The type of hazard posed by inhalation depends on the form of the silica. Crystalline silica (silicon dioxide) poses a serious inhalation hazard because it can cause silicosis and can eventually lead to cancer. Amorphous silica can cause dusty lungs, but does not carry the same degree of risk as crystalline silica. Food-grade diatomaceous earth generally contains very low percentages of crystalline silica. Diatomaceous earth produced for pool filters is treated with heat, causing the formerly amorphous silicon dioxide to assume crystalline form; so if you want to know the risk you are assuming with exposure to diatomaceous earth, it is important to ascertain its crystalline silica content.

hope this helps

#14 Guest_cap_*

Guest_cap_*
  • Guest

Posted 12 March 2006 - 09:32 PM

make sure theres no foliage or other objects hanging over your plot, theyll use it as a bridge to get into the goodies..
i guess if you wrap copper around the bases of the surrounding native plants ya dont have to worry about Kamakaze slugs:dead:

#15 Invalid Comfort

Invalid Comfort

    Brother Pinja

  • Expired Member
  • 94 posts

Posted 12 March 2006 - 11:13 PM

heh, i've learned alot today. thanks Cap :)

#16 {Mr}fLoYd

{Mr}fLoYd

    Mycotopiate

  • Expired Member
  • 209 posts

Posted 12 March 2006 - 11:30 PM

anyone have anything to say about worms, i had to make room in my fruiting chamber so i did a hope a prayer job with a straw log, my compost is outrageously ritch and the humidity and temp is right but there were a lot of worms in my compost, its a mulched leafe and decomposted food stuffs compost all home made, just curious, if i get anything i would be supprised.

#17 microscopyuseonly

microscopyuseonly

    Mycophiliac

  • Expired Member
  • 32 posts

Posted 09 June 2006 - 02:05 PM

So many questions and soo close to bedtime. I guess I'll begin by saying that I started with cubes indoors (because thats what I saw most peeps were doing) on manure in tubs and after much frustration yet alot of success I decided one day this spring to let nature do most of the work and took my colonized tubs and threw them outside as per the directions in many posts I read in the archives thinking "this is too good to be true and will prob. fail".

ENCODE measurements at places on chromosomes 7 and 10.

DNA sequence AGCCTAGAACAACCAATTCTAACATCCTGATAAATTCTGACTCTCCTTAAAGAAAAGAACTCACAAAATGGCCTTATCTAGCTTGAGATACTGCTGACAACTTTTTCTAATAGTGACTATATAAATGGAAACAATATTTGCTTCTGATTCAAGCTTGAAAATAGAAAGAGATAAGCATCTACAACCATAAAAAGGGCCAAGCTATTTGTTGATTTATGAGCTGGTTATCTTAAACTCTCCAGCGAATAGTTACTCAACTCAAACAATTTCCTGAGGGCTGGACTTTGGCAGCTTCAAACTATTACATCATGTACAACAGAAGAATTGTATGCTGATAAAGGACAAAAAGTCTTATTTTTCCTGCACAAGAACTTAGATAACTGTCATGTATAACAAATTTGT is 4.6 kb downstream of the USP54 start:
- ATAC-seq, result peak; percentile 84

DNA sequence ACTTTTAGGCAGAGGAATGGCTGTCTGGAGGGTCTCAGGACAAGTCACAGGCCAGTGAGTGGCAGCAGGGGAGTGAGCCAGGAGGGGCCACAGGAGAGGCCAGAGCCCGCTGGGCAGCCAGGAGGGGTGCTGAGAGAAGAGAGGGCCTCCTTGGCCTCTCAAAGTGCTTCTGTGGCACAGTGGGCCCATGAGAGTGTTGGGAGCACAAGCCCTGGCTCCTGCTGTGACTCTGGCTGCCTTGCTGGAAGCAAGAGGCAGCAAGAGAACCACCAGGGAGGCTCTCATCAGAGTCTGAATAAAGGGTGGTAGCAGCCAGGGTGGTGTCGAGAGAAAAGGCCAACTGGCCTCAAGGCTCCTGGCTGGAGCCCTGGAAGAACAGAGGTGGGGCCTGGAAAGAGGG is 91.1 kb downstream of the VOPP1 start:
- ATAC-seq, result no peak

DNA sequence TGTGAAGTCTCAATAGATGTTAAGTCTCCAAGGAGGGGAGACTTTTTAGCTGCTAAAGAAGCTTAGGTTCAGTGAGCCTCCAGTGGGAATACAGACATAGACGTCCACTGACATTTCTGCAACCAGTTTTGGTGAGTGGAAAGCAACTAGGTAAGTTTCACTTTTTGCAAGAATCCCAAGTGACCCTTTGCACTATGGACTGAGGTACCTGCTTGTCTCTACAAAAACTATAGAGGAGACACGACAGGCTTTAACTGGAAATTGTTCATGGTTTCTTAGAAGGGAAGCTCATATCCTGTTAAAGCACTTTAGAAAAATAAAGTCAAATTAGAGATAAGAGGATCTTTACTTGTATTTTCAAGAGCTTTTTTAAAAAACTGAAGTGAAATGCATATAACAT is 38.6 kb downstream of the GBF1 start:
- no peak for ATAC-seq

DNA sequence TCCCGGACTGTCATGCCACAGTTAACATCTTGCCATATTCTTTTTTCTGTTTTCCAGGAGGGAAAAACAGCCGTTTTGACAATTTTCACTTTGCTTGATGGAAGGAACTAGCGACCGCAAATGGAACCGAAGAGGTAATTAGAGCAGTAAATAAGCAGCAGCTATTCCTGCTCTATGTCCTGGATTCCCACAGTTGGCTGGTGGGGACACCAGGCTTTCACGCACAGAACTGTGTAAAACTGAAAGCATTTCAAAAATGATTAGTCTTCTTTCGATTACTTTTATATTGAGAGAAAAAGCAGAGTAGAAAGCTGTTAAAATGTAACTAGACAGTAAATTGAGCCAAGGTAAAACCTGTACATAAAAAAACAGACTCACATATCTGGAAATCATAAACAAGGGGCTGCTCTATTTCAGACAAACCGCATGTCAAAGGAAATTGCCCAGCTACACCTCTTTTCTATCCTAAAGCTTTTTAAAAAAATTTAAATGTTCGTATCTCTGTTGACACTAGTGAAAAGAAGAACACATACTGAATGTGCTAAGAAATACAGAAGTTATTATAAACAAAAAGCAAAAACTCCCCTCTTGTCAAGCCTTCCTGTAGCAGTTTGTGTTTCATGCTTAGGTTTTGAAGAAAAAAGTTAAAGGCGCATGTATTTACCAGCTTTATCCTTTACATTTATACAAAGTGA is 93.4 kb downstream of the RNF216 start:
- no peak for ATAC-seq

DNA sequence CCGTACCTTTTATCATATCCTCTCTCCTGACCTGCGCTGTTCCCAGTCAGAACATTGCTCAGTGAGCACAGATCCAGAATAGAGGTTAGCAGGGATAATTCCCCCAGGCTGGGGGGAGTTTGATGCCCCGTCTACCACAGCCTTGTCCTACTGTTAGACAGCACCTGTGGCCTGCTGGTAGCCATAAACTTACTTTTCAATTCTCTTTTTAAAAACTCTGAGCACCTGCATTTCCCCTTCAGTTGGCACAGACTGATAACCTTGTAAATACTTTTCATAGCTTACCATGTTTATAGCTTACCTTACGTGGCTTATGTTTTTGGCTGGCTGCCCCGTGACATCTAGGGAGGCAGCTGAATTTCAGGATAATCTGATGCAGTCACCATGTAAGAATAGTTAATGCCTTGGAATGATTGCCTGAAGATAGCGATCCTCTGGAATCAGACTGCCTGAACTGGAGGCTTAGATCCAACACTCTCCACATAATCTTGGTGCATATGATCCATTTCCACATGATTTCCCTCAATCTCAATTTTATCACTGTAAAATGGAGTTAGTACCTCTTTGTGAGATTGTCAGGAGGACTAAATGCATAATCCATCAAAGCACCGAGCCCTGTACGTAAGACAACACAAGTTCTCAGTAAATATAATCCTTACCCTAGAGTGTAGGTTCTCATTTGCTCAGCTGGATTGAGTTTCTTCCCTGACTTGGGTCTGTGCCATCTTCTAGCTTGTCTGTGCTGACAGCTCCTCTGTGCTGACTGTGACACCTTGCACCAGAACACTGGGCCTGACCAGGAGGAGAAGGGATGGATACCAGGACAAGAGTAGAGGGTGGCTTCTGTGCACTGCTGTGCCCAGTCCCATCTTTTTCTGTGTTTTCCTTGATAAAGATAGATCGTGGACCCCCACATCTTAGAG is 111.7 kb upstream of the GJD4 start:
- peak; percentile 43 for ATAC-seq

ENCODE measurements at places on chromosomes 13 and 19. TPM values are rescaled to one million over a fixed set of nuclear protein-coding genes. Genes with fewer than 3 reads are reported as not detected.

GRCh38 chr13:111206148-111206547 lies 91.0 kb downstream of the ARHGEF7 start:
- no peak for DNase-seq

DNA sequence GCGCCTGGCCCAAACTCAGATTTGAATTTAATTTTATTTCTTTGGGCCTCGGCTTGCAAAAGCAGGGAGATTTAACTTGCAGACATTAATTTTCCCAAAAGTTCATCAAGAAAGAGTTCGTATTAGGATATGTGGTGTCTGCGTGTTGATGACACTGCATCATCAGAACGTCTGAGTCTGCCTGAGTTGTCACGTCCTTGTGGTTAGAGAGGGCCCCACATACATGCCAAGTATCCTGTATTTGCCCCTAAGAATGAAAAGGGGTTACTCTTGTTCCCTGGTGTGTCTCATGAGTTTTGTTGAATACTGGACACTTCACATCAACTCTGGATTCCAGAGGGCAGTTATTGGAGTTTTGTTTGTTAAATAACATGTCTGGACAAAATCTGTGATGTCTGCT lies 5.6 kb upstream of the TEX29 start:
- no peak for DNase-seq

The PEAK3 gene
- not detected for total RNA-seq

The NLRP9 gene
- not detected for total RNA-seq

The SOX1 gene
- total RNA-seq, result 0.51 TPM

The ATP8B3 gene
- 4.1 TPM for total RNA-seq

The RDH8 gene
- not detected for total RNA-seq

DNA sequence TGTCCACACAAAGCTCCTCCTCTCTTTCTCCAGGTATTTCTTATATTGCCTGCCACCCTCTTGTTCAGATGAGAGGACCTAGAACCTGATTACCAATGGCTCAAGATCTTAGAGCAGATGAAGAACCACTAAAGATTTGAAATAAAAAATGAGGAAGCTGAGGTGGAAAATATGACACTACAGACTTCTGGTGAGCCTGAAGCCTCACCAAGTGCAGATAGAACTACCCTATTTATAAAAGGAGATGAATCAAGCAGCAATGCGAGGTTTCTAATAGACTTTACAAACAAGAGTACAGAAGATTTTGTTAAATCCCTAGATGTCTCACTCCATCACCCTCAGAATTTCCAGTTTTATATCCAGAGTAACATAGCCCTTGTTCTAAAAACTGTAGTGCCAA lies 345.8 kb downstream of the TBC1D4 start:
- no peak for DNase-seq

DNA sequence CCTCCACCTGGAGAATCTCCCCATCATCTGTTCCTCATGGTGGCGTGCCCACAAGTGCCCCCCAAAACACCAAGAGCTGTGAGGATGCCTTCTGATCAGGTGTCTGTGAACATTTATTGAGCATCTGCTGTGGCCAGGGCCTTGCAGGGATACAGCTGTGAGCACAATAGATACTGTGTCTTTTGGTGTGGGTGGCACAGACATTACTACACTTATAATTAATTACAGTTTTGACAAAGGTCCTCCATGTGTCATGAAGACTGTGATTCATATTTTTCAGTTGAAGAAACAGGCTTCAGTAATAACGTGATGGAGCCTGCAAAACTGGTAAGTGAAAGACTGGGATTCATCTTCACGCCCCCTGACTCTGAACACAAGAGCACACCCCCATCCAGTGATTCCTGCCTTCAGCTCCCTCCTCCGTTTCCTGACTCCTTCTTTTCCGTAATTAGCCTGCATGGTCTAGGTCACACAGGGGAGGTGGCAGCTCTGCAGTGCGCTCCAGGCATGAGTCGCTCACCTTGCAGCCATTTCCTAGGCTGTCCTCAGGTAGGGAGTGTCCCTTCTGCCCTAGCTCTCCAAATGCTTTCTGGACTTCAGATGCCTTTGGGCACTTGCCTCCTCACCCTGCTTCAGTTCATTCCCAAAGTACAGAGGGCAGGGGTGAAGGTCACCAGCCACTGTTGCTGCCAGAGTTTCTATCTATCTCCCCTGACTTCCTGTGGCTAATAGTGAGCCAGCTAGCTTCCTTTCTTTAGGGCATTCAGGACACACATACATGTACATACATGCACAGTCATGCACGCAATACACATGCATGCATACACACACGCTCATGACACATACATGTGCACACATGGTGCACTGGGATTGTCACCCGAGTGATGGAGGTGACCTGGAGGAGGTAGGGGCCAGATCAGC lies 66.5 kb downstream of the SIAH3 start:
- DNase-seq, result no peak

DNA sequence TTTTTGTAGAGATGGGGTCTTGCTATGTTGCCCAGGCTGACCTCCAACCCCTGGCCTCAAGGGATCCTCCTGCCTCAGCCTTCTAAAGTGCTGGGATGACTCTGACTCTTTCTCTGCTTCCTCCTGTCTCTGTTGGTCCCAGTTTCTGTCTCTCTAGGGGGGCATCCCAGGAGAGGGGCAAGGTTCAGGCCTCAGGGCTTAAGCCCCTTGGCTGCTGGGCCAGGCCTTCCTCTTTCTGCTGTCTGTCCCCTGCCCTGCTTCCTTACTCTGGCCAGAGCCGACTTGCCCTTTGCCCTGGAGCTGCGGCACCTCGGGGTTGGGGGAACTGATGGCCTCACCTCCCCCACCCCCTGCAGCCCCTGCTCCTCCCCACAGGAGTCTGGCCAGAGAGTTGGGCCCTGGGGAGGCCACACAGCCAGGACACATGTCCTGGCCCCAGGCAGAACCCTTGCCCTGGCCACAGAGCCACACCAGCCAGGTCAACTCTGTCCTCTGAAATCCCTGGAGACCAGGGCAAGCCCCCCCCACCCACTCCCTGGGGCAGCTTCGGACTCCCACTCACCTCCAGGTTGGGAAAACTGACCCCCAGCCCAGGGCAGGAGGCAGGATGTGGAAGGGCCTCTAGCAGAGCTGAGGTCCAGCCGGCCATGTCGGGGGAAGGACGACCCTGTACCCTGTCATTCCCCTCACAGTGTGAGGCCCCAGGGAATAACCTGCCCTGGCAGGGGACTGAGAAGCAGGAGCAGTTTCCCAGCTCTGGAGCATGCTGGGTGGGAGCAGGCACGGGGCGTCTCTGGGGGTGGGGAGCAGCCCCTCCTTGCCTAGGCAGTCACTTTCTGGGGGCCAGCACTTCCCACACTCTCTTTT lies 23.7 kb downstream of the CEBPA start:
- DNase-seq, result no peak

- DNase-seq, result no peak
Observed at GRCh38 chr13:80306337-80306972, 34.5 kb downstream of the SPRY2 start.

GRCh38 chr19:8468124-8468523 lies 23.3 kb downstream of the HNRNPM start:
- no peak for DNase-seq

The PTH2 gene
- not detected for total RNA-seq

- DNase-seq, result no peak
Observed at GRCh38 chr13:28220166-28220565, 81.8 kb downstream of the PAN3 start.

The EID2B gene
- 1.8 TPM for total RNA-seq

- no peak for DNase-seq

Fast forward to today (three weeks later) and I'm looking at the most awesome spectacle of pinset heaven that I've ever seen. I'm talking 1 day old fruits that are about 1 inch tall and as fat as your big toe. From my indoor experience it appears as though I may be looking at multiple lbs. dry. But as suggested by the title, the very same day I saw my first fruits was the same day that I became overcome by rolly polly's, snails, and slugs and see that already I have lost otherwise healthy fruits do to these pests. I have just treated the area with a pesticide made for slugs etc...... and was wondering what else I can do to prevent further infestation and what pests are the ones that I need to worry about? I can't imagine the rolly's eating fungi, but I'm no bug expert my any means. And I can't lay down salt because I'm relying on the local foliage to keep my crop in the shade and well hidden. You guys got me this far, just a little nudge in the right direction would get me all the way.... Thanx all

#18 ShadowBoom

ShadowBoom

    Mycophage

  • Expired Member
  • 126 posts

Posted 09 June 2006 - 02:08 PM

I'm not really sure how to answer your question, but I would really love to see some pictures of your little outdoor farm :cool:

#19 microscopyuseonly

microscopyuseonly

    Mycophiliac

  • Expired Member
  • 32 posts

Posted 09 June 2006 - 02:18 PM

Just looking for tips, tricks, experiences etc.... It's kind of a rare situation I have but at this point if you have a secure place to do it I couldn't recommend anything higher than outdoor on poo/straw. Sorry no digicam but am saving my pennies and will have one this fall (gas is killing me).

#20 alpiner

alpiner

    Mycotopiate

  • Expired Member
  • 429 posts

Posted 09 June 2006 - 05:08 PM

I don't like using strong chemical poisons that can hurt my pets so I do make use of beer traps and trap crops or compost
and of course when I do see slugs they get squished, also cafeine is toxic to slugs so if you put very strong coffee in a spray bottle it is a good repelent for them but only lasts a day or so




Like Mycotopia? Become a member today!